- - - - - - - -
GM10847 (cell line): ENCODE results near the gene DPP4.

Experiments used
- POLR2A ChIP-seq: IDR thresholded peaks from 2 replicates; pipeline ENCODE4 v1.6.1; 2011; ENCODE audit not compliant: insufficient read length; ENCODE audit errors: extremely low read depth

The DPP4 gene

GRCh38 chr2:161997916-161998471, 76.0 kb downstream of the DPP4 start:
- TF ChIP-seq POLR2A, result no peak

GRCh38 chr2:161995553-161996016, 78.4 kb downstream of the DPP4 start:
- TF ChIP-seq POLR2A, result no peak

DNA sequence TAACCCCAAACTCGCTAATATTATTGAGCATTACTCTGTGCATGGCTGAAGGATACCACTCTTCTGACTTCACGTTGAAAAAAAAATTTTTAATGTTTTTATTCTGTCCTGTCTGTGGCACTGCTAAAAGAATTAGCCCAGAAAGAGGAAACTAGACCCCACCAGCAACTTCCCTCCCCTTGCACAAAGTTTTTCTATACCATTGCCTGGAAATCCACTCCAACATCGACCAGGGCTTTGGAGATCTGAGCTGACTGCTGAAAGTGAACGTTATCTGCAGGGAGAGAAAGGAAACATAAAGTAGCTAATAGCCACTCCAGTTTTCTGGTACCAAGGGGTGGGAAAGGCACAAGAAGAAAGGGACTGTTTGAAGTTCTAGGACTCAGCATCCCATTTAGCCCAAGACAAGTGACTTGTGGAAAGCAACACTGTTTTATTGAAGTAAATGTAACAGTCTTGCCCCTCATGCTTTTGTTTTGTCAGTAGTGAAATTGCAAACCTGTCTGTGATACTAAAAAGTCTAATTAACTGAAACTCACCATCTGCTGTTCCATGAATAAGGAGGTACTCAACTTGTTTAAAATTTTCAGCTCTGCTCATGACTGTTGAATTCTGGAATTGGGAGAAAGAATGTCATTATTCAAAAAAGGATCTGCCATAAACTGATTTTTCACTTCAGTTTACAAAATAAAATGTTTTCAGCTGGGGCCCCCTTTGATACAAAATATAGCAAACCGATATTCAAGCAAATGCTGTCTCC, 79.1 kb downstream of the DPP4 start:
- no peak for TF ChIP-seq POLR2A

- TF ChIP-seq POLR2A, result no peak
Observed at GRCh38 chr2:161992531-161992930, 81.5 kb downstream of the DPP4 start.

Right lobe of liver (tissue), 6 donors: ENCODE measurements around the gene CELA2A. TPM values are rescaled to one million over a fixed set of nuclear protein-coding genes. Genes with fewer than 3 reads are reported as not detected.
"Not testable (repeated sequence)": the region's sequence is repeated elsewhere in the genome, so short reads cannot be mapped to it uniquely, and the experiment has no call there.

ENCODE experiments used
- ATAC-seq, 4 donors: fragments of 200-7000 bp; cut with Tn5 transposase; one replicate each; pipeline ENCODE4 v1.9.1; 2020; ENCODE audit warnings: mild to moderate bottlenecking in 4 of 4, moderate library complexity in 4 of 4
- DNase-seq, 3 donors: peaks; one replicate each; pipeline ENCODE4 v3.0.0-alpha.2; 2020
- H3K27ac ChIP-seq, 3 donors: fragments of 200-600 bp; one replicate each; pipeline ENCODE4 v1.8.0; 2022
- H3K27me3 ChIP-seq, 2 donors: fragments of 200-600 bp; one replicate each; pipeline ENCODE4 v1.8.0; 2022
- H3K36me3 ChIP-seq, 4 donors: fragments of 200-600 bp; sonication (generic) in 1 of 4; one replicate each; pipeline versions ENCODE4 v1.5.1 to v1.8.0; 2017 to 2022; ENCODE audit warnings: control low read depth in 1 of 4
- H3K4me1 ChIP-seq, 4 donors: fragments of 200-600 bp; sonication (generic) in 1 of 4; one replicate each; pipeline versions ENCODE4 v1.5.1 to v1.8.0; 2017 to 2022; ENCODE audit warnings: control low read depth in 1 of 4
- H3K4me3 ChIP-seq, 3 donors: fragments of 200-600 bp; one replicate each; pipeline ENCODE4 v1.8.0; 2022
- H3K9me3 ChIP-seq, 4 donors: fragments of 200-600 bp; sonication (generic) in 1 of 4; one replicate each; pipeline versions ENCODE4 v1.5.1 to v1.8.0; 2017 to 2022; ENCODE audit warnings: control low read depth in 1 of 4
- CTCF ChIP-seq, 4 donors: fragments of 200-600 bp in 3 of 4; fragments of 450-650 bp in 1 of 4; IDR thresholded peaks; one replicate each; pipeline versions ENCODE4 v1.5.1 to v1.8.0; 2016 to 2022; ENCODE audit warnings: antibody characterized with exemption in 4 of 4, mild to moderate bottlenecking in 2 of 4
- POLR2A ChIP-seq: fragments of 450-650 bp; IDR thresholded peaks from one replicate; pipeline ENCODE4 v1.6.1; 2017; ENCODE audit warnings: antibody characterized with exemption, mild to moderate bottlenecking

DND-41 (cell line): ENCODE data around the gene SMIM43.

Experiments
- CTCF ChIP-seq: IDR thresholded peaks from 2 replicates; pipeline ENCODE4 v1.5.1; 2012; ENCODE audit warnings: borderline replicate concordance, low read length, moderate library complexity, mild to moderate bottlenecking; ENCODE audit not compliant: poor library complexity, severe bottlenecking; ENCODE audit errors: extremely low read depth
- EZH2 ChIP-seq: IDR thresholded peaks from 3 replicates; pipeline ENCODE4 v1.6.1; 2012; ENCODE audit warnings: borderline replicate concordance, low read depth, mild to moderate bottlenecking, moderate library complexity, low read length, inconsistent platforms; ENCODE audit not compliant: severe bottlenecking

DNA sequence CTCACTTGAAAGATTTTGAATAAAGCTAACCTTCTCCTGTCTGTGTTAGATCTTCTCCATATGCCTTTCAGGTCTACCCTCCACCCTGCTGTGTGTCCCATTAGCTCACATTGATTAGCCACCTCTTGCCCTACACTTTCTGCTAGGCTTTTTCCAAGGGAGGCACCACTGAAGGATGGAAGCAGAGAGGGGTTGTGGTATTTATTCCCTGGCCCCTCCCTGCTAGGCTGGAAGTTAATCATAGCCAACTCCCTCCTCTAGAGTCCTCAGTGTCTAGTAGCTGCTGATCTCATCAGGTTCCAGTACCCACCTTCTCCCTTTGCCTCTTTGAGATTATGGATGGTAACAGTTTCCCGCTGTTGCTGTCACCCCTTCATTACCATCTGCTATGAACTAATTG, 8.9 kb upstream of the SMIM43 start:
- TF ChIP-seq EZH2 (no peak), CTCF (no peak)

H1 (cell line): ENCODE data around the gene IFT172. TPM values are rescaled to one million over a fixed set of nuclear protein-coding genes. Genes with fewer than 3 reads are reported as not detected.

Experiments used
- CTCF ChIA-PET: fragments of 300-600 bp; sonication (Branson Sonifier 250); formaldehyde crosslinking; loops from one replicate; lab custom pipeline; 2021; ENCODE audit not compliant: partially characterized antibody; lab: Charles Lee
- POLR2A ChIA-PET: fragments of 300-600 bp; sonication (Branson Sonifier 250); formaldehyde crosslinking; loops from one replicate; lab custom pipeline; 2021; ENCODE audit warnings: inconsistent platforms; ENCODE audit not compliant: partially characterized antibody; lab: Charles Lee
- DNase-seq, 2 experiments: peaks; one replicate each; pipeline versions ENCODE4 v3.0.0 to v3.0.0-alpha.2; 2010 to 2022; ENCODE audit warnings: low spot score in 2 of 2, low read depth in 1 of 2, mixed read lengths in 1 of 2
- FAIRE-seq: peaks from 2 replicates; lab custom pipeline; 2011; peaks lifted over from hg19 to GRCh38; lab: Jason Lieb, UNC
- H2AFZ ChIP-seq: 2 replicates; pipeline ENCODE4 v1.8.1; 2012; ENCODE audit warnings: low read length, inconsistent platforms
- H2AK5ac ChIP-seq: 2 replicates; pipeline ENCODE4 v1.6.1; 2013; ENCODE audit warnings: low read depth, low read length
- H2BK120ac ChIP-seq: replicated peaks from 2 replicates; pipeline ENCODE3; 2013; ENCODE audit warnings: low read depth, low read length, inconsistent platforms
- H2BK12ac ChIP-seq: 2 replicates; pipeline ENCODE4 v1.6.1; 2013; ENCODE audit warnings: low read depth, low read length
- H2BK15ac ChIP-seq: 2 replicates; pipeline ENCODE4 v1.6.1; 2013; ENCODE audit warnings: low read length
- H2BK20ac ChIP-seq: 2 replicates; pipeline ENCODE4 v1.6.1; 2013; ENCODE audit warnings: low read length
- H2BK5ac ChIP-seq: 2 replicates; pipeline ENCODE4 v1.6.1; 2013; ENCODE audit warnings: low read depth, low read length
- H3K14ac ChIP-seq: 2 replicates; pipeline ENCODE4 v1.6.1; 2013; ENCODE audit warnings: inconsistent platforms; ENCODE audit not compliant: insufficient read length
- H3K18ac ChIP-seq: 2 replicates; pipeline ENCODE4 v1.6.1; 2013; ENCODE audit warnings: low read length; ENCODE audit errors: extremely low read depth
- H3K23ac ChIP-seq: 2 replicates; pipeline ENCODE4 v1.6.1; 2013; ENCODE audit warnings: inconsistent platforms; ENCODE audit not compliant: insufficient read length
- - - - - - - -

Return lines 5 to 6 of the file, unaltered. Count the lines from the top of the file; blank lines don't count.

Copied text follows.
GRCh38 chr2:161997916-161998471, 76.0 kb downstream of the DPP4 start:
- TF ChIP-seq POLR2A, result no peak